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I hadn’t seen David in five years and I had done my level best not to think about him in all that time. We had been close friends at university. It was with some trepidation that I accepted his invitation to reunite at a pub in Richmond. He had returned from some far-flung place, India or maybe Thailand, and as I changed at Clapham Junction station, dragged along by the current of polo shirts and tweed, I tried to formulate a plan for dealing with the situation. How I would act, what I would say, if I would be aloof or effusive, direct or circumlocutory.

David was a failed musician. At least, that’s what he liked to call himself. It added a certain romance to his image, he said, a certain tragic sadness to the days spent in Canary Wharf in a suit and a tie. His band, with some short punchy name I can’t remember now, perhaps simply Scousers, obtained representation and a record deal when he was just seventeen. He agreed with his parents to spend a year trying to make it with the band before going to university. They had a photoshoot in NME shortly before the band fell apart like wet tissue paper. David went to university and I believe the other members of the band are still pottering about in music with little success.

David had a record player and we’d play the Rolling Stones and David Bowie and get fucked-up enough that we felt they were in the room with us, that they were in our spirit somehow, that we carried the torch even though all we did was drink and listen to music.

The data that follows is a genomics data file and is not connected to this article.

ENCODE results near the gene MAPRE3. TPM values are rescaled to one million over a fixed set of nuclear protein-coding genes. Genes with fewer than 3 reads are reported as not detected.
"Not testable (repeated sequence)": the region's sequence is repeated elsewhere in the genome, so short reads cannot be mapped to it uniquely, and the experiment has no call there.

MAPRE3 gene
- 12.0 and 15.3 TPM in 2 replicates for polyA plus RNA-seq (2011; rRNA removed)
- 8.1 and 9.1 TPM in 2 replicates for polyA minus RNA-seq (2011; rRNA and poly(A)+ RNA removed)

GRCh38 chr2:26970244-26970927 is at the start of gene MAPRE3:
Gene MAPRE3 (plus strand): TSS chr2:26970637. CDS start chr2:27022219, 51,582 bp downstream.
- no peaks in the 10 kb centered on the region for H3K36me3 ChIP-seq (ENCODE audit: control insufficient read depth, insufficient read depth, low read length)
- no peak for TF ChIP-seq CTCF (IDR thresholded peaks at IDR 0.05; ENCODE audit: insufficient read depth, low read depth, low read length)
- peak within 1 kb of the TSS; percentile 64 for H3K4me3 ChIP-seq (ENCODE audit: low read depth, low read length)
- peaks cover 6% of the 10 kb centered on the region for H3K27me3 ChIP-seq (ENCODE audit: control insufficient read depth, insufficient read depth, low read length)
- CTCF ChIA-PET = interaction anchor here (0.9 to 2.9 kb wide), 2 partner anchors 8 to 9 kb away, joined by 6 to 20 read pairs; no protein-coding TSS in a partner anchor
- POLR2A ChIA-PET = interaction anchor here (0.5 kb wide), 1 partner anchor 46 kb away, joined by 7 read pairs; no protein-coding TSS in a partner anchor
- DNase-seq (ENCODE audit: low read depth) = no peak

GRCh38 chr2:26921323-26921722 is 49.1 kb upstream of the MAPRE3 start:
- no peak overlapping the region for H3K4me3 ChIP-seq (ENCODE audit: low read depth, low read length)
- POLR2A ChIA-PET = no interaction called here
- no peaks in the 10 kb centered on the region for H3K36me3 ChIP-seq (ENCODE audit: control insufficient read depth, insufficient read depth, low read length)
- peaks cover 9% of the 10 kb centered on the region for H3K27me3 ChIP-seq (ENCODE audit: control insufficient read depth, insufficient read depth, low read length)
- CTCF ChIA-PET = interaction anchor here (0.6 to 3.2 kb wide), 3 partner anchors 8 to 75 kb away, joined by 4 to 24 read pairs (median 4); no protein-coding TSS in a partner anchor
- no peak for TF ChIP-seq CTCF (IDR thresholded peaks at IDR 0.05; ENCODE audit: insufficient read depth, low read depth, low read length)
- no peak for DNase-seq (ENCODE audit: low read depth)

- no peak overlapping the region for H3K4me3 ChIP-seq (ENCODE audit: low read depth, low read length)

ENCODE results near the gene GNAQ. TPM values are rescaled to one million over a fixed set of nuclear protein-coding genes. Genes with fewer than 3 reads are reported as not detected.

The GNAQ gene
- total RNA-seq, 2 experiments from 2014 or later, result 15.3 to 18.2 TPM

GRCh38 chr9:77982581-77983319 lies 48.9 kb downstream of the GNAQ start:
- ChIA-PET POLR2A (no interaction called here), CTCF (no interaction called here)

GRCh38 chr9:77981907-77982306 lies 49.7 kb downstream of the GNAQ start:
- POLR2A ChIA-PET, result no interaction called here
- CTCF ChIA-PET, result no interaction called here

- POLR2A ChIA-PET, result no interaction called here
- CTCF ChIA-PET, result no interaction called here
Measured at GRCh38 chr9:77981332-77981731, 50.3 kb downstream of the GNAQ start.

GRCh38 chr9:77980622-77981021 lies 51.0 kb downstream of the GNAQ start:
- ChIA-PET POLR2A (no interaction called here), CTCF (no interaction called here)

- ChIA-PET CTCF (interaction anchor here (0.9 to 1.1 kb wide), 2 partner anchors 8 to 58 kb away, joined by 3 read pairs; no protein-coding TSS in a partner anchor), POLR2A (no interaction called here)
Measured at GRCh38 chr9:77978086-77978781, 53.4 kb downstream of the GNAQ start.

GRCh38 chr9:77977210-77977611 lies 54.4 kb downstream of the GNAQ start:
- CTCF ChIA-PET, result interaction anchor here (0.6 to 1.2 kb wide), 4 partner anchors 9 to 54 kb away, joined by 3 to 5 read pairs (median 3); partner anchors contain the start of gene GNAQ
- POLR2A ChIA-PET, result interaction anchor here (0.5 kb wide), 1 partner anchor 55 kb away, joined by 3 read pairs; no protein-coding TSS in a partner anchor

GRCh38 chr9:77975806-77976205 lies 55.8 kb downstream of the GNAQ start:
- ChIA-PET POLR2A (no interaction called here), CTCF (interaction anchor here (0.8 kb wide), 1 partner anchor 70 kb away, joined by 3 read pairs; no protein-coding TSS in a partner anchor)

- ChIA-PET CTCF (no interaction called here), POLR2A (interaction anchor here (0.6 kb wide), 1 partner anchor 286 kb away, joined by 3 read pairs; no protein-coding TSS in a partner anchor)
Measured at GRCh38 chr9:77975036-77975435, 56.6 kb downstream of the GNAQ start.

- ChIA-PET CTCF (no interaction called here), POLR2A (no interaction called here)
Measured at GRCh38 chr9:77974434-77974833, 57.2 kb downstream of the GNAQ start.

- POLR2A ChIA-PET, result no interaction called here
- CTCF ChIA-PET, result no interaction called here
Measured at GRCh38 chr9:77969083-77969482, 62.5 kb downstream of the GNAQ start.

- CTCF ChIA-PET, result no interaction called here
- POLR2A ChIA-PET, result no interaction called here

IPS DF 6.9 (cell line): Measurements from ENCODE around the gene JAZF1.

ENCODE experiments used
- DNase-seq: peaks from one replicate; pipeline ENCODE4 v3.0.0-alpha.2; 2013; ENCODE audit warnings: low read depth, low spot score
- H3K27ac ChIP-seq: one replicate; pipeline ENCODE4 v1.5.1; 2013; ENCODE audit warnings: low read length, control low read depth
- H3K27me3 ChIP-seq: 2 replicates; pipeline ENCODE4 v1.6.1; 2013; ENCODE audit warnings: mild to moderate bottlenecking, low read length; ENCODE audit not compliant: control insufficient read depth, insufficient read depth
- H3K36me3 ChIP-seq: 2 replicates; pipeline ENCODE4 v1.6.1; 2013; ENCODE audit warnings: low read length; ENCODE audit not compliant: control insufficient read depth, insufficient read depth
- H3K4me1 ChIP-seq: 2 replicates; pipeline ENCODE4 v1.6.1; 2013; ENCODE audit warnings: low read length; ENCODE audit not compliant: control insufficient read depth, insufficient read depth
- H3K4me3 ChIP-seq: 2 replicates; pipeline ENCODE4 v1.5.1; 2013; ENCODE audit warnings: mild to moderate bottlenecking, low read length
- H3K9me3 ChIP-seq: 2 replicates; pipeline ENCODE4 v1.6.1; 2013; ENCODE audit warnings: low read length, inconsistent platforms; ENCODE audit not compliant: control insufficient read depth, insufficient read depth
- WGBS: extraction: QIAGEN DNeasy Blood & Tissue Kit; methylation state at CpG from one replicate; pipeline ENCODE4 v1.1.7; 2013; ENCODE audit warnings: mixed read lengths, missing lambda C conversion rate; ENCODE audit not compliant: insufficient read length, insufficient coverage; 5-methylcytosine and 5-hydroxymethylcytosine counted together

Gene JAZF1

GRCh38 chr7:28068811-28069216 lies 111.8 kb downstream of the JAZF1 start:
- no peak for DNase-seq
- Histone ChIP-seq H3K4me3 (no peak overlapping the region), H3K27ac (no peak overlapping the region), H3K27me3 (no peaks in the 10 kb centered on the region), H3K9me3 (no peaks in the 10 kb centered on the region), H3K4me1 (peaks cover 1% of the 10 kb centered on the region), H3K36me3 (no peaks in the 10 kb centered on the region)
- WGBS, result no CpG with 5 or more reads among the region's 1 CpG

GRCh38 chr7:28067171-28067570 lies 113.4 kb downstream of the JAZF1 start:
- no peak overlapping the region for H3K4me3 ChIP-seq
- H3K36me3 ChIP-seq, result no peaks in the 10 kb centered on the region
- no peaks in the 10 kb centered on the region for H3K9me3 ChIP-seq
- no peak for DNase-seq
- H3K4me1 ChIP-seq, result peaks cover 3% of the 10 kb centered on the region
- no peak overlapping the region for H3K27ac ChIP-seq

When I arrived, the first thing I noticed was the gleam of the sun on the river. I hadn’t brought sunglasses and I was forced to raise a hand above my eyes. Men in linen suits smoked rolled up cigarettes by the banks of the river and women in floral summer dresses laughed and watched the harlequin boats drift along the water. Pale smoke roiled off these colourful barges and filled the air with the scent of barbequed meat.

David stood with some old friends of ours, old friends of his to be more accurate, drinking a lager from a plastic cup. His dark hair now fell down to his shoulders but his eyes were still stormy and blue, the tempestuous sea you take one final look at before hurling yourself down onto the rocks below. He smiled when he spotted me ambling over.

“How have you been?” I exclaimed with false enthusiasm.

He wore a dark denim jacket over a plain white t-shirt and his stubble was fashionably long and groomed. I greeted each of the other three in turn – Antoine, Jake and Peter – and then hurried inside to get a drink. The pub looked like a converted old manor, with polished mahogany flooring and a high arched celling. The bar was in the centre of the pub and the girl pouring pints was beautiful in the way only someone removed from you by a counter can be. Her eyes were almond shaped and her skin was like an ivory piano key that plays a haunting note. As I waited in the queue, I thought about the life we could share together. We could wander the quaint and labyrinthine streets of Richmond, basking in its sterilised and anachronistic atmosphere. We could live in the kind of England Americans pictured – a place with a high average age and minimal drug addiction. I could visit the pub with a book, something voluminous and impressive, and she could smile over at me while she worked and kiss me on the forehead when she brought me a coffee. I would be the envy of the middle-class drunkards who were lining up for a pint and a smile.